The Problem with World Improvers…

Yesterday, we sat in front of the fire. Electricity was out in the hotel. All we could do was to keep the fire going and stay close to it. Alas, the firewood was a little green. It absorbed most of the heat rather than projecting it into the room.

In the hotel, we got to know the other refugees. It turned out that many were from Baltimore…and some were friends of our friends. So, the atmosphere was convivial, if not actually warm.

This morning, the power is still off. It’s hard to write because our hands are so cold!

But we continue to report on the markets…however briefly!

What is amazing about the world improvers is that they never bother to figure out how the world works. It is as though they weren’t interested. Instead, they just want to control it…to force it in one direction or another…and to mold it, as if it were wet mud.

Take David Brooks in the New York Times. He reckons the US isn’t the country it used to be:

[A]mericans have become steadily less mobile. In 1950, 20% of Americans moved in a given year. Now, it’s around 12%. In the 1950s and 1960s, people lived in the same house for an average of five years; now people live in the same house for an average of 8.6 years. When it comes to geographic mobility, we are now at historic lows, no more mobile than people in Denmark or Finland.

Is that a bad thing? Is stability something that needs to be corrected? Brooks thinks so.

[T]oday’s young people are much less mobile than young people from earlier generations. Between the 1980s and the 2000s alone, mobility among young adults dropped by 41%.

[A] big factor here is a loss in self-confidence. It takes faith to move. You are putting yourself through temporary expense and hardship because you have faith that over the long run you will slingshot forward. Many highly educated people, who are still moving in high numbers, have that long-term faith. Less-educated people often do not.

This loss of faith is evident in other areas of life. Fertility rates, a good marker of confidence, are down. Even accounting for cyclical changes, people are less likely to voluntarily vacate a job in search of a better one. Only 46% of white Americans believe they have a good chance of improving their standard of living, the lowest levels in the history of the General Social Survey.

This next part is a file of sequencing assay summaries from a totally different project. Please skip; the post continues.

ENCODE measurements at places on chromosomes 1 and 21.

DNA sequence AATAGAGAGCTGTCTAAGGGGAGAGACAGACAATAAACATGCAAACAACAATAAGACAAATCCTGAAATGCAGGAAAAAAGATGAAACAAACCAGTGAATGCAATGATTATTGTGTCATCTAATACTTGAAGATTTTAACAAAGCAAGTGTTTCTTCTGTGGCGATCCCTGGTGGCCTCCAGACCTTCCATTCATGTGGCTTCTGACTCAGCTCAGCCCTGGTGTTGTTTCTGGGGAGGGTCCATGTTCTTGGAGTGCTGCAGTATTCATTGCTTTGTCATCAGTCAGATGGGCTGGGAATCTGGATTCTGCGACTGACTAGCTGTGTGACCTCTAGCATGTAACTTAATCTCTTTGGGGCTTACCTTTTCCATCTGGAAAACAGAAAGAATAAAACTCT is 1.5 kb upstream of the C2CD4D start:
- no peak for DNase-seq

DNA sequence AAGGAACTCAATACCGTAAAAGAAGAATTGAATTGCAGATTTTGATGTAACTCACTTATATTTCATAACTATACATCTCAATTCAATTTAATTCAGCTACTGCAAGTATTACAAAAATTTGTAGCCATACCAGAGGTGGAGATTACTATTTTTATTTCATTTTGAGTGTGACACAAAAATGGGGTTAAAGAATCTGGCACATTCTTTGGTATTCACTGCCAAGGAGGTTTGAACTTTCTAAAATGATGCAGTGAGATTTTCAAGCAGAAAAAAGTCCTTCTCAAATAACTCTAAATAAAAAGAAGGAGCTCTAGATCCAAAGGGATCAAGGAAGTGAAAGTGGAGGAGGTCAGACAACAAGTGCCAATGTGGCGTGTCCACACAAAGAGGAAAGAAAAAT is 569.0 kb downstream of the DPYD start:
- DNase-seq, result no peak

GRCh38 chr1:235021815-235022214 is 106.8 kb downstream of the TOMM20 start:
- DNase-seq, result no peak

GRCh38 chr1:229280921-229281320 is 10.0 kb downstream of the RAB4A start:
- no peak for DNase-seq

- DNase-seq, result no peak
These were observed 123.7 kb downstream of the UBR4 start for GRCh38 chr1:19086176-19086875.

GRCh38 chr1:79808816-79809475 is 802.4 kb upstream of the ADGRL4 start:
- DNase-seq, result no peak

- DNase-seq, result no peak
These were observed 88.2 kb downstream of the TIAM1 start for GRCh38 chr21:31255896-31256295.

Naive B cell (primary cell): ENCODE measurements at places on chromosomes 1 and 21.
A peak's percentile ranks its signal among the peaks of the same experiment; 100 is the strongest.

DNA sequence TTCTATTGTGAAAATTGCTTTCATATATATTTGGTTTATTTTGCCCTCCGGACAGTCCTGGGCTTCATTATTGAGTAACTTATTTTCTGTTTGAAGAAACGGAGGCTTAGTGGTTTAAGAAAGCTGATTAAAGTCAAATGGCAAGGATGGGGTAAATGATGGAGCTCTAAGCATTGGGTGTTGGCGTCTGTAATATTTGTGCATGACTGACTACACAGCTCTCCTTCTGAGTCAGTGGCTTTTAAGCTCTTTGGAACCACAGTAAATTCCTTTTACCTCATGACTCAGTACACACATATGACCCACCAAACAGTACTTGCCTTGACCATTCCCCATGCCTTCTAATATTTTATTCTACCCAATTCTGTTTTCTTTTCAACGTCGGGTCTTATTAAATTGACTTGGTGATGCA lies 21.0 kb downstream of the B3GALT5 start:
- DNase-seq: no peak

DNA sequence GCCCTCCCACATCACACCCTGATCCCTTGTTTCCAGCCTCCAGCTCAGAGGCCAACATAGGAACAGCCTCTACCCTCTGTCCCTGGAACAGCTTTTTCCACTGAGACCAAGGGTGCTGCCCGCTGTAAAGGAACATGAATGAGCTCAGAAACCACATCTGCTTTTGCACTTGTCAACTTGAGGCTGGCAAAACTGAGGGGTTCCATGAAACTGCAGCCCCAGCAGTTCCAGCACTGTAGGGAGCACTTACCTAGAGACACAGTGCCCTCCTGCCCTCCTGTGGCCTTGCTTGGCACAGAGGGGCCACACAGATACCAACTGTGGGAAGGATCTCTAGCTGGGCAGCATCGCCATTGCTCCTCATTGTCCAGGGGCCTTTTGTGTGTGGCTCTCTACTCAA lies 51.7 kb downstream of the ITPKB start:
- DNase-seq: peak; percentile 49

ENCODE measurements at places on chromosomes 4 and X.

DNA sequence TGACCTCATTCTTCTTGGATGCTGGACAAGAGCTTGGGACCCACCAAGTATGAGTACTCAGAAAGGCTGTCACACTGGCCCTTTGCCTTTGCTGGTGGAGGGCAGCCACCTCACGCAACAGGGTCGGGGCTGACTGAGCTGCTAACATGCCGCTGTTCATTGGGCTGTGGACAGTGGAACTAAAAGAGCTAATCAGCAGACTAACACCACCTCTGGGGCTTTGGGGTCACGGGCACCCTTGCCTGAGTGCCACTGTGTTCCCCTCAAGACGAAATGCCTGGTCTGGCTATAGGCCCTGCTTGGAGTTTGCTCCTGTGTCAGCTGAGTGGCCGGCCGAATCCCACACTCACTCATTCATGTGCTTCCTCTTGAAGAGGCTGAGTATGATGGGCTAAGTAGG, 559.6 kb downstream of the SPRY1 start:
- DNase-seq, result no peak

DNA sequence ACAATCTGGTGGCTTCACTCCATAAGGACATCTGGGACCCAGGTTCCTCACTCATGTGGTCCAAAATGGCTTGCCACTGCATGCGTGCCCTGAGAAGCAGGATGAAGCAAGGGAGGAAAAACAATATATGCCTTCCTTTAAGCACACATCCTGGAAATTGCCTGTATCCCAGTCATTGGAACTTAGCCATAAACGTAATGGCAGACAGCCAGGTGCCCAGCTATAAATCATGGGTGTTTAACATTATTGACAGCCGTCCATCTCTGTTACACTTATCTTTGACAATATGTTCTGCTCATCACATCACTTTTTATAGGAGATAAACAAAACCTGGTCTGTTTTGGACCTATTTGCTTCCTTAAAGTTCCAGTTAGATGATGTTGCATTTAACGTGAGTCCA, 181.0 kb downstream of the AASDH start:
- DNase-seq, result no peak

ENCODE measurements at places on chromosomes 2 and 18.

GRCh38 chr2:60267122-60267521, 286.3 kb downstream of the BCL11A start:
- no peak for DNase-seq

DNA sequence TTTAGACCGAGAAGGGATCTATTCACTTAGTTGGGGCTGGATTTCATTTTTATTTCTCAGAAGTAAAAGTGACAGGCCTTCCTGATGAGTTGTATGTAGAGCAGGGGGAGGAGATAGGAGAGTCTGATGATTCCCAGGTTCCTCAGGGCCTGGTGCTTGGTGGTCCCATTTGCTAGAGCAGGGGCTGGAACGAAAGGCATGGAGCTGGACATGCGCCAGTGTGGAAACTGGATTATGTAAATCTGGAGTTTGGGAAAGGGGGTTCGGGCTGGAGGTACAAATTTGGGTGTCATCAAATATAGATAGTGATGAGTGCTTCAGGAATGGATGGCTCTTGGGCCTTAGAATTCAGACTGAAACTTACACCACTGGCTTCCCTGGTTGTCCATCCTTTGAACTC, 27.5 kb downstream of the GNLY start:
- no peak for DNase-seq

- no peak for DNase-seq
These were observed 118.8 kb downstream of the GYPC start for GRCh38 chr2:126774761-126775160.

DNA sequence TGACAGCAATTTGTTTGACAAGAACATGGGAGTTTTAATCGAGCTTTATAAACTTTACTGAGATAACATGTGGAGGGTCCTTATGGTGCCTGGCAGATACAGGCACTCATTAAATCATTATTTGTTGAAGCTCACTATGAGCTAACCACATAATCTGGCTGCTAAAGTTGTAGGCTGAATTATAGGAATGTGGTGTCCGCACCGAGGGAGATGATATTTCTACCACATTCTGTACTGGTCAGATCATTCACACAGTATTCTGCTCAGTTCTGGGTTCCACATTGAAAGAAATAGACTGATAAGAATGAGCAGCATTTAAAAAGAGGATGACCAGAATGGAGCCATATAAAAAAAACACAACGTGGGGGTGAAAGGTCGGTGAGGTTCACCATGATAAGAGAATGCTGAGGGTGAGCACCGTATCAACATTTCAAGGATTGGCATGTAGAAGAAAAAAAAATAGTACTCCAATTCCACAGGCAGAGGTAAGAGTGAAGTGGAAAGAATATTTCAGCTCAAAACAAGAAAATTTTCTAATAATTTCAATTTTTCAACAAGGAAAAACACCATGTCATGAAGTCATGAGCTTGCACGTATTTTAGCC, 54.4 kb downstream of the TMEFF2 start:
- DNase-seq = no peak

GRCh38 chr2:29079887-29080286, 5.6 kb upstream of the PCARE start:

Peter Beinart wrote a fascinating piece for National Journal, arguing that Americans used to have much more faith in capitalism, a classless society, America’s role in the world and organized religion than people from Europe. But now American attitudes resemble European attitudes, and when you just look at young people, American exceptionalism is basically gone.

Now, fewer young Americans believe in capitalism than young Europeans.

Who would have thought?

What is really going on? Are mobility and appreciation for free enterprise parts of the same thing? Or are they different things? Is the loss of mobility really a bad thing?

Brooks doesn’t even ask. Instead, he just comes up with a crackpot solution: Give people vouchers to help them move!

We won’t grace that suggestion with a discussion. It is self-evidently absurd and ridiculous.

Regards,

Bill Bonner
for Markets and Money

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Since founding Agora Inc. in 1979, Bill Bonner has found success and garnered camaraderie in numerous communities and industries. A man of many talents, his entrepreneurial savvy, unique writings, philanthropic undertakings, and preservationist activities have all been recognized and awarded by some of America’s most respected authorities. Along with Addison Wiggin, his friend and colleague, Bill has written two New York Times best-selling books, Financial Reckoning Day and Empire of Debt. Both works have been critically acclaimed internationally. With political journalist Lila Rajiva, he wrote his third New York Times best-selling book, Mobs, Messiahs and Markets, which offers concrete advice on how to avoid the public spectacle of modern finance. Since 1999, Bill has been a daily contributor and the driving force behind Markets and Money.


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